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Ways to prevent workplace deaths and injuries

On Behalf of | Feb 10, 2022 | Work-Related Injuries, Worker's Compensation

There were 4,585 workplace injury deaths in 2013 and an estimated 50,000 fatalities from workplace exposure each year, according to the National Council for Occupational Safety and Health. This data, however, does not include the thousands of worker suffering injuries each year.

Accidents are not planned and cannot be totally eliminated. But there are workplace precautions that greatly decrease their likelihood and the need to file for worker’s compensation.

Organized workplaces

Disorganized, unclean, and cluttered workplaces pose hazards. For example, exposed cables and misplaced boxes are tripping hazards.

Visible signs concerning specific safety procedures can also reduce accidents. These should be posted in areas where these precautions must be practiced.


Employers that provide workers with vehicles must regularly service and maintain those vehicles. Each year, unperformed vehicle costs over $2 billion. Poor maintenance also reduces the average lifespan of vehicles from 200,000 to 150,000 miles.


Employers must report all accidents. Injuries that appear minor can become serious. Worker’s compensation eligibility also requires prompt reporting and filing.

Employees should also bring any hazards or faulty equipment to management’s attention. This can help employers eliminate the problem or provide warnings to workers and customers.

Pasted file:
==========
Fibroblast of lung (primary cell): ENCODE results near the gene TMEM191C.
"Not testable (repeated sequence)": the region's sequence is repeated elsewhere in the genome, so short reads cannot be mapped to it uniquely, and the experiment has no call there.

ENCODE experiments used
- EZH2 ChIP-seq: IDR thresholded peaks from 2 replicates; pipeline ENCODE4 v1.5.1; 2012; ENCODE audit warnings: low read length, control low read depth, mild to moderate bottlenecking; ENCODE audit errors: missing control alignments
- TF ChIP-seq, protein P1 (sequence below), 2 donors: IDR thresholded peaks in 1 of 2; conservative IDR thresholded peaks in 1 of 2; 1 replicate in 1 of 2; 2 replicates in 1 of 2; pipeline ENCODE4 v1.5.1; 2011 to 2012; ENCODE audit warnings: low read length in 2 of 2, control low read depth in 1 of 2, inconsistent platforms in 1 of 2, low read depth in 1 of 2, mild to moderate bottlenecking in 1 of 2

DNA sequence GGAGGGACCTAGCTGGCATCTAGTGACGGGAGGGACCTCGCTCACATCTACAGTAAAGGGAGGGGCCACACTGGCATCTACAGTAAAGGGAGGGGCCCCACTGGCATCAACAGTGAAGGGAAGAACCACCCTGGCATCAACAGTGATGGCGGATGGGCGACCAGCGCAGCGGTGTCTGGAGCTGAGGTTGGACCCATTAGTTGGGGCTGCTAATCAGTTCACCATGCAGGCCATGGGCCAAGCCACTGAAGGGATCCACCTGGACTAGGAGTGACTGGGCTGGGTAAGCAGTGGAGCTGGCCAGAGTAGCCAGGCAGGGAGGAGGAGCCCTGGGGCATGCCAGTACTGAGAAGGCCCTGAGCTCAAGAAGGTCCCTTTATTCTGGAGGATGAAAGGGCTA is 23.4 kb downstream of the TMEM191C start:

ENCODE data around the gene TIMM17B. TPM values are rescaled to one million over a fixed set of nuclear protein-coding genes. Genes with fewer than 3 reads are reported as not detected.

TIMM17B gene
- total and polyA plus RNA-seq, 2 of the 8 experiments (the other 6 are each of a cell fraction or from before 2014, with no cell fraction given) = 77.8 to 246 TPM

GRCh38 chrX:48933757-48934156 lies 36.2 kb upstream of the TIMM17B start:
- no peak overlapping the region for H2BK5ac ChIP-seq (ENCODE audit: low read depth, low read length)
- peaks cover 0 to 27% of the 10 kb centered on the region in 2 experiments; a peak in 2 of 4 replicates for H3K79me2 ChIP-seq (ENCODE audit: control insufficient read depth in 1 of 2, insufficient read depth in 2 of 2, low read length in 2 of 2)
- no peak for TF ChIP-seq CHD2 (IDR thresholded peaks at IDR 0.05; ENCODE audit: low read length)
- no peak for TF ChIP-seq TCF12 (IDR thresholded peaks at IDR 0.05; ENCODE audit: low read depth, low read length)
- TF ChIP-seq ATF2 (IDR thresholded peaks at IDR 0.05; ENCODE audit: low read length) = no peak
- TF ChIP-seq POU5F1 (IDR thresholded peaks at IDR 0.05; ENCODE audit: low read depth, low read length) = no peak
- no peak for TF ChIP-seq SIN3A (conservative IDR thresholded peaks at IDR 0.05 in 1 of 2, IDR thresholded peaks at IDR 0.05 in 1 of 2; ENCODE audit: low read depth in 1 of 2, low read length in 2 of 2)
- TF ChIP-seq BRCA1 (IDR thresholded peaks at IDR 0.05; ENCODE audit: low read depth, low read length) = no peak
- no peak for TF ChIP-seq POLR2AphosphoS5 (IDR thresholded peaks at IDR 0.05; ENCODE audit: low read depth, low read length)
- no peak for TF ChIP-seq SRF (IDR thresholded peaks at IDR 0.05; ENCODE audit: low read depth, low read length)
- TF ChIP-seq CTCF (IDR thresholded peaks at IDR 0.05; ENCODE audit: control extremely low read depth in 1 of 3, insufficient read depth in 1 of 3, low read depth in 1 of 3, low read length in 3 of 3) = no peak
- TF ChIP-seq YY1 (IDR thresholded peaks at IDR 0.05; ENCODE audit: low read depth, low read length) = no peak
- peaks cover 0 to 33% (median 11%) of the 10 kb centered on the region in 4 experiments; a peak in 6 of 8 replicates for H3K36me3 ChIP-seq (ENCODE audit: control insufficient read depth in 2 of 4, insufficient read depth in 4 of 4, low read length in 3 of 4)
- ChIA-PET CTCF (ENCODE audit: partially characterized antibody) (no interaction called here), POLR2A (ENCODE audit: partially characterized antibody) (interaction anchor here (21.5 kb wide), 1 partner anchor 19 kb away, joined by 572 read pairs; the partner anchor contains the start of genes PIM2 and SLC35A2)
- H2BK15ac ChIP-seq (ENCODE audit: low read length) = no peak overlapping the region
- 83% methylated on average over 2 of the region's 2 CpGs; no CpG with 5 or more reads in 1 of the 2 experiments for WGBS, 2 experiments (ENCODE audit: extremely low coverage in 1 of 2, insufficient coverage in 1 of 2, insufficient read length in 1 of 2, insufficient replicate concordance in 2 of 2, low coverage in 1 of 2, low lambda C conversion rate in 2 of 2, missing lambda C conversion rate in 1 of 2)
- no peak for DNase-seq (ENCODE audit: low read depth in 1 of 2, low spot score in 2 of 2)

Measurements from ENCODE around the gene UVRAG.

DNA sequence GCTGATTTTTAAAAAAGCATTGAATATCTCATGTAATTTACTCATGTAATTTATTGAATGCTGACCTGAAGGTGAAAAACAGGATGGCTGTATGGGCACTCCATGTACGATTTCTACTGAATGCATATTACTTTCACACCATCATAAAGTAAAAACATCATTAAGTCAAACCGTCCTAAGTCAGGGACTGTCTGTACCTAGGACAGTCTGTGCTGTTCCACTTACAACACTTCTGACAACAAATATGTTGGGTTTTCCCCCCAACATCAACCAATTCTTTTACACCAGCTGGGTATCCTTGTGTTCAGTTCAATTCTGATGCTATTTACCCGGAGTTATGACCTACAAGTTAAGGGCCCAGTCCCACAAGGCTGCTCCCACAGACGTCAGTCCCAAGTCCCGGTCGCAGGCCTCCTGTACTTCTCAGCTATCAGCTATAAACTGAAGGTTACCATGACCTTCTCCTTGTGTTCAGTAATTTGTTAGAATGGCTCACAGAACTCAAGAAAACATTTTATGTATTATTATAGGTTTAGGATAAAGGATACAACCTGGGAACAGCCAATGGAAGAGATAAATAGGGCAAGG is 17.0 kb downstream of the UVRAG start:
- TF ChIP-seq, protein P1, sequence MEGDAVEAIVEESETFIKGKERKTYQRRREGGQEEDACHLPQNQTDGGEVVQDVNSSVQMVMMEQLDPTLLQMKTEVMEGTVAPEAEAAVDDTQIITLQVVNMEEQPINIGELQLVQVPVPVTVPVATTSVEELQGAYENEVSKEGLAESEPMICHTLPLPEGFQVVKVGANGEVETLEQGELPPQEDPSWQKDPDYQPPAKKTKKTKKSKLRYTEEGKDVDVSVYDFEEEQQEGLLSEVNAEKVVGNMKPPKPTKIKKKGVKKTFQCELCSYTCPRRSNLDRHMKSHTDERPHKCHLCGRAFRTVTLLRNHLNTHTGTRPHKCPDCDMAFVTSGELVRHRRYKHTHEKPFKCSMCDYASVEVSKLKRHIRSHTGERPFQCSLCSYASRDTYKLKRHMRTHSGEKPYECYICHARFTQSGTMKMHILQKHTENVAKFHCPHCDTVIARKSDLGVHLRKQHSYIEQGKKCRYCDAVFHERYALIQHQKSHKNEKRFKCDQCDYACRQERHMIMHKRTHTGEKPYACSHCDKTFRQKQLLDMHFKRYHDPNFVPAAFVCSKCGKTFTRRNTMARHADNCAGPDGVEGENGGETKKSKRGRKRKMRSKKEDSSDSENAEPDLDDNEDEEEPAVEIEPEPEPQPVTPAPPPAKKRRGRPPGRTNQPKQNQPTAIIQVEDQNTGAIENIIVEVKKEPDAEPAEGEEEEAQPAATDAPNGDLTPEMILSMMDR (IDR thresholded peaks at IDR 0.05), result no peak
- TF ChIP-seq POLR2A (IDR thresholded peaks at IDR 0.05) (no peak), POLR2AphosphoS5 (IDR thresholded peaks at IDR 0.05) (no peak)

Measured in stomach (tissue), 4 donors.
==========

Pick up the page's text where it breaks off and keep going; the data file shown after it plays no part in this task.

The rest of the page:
Workers need proper training for their jobs, so they perform competently. This includes instruction on equipment use and safety procedures.

Equipment and procedures

The law and good practices require safety equipment, such as safety harness and gloves and goggles, for certain tasks. Workers should not engage in these tasks without the proper equipment.

Likewise, over-familiarity with tasks and taking shortcuts are a major cause of accidents. Workers should not forego safety procedures and equipment because it takes up time or they are overconfident.

Injured workers should report their injuries, even minor injuries, as soon as possible to prevent it from worsening and to receive proper care. Prompt reporting is also important to receive Wisconsin workers’ compensation. An attorney can help assure that they comply with its procedures and do not unintentionally surrender rights.